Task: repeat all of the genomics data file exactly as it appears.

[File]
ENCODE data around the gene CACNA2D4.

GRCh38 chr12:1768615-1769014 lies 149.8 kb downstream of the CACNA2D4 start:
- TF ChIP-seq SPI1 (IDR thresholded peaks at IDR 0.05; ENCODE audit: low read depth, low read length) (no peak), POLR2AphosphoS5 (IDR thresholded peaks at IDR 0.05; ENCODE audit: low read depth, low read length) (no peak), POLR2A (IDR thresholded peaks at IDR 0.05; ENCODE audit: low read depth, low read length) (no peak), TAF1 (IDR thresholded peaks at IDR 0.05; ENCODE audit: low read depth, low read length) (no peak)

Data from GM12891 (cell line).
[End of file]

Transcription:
ENCODE data around the gene CACNA2D4.

GRCh38 chr12:1768615-1769014 lies 149.8 kb downstream of the CACNA2D4 start:
- TF ChIP-seq SPI1 (IDR thresholded peaks at IDR 0.05; ENCODE audit: low read depth, low read length) (no peak), POLR2AphosphoS5 (IDR thresholded peaks at IDR 0.05; ENCODE audit: low read depth, low read length) (no peak), POLR2A (IDR thresholded peaks at IDR 0.05; ENCODE audit: low read depth, low read length) (no peak), TAF1 (IDR thresholded peaks at IDR 0.05; ENCODE audit: low read depth, low read length) (no peak)

Data from GM12891 (cell line).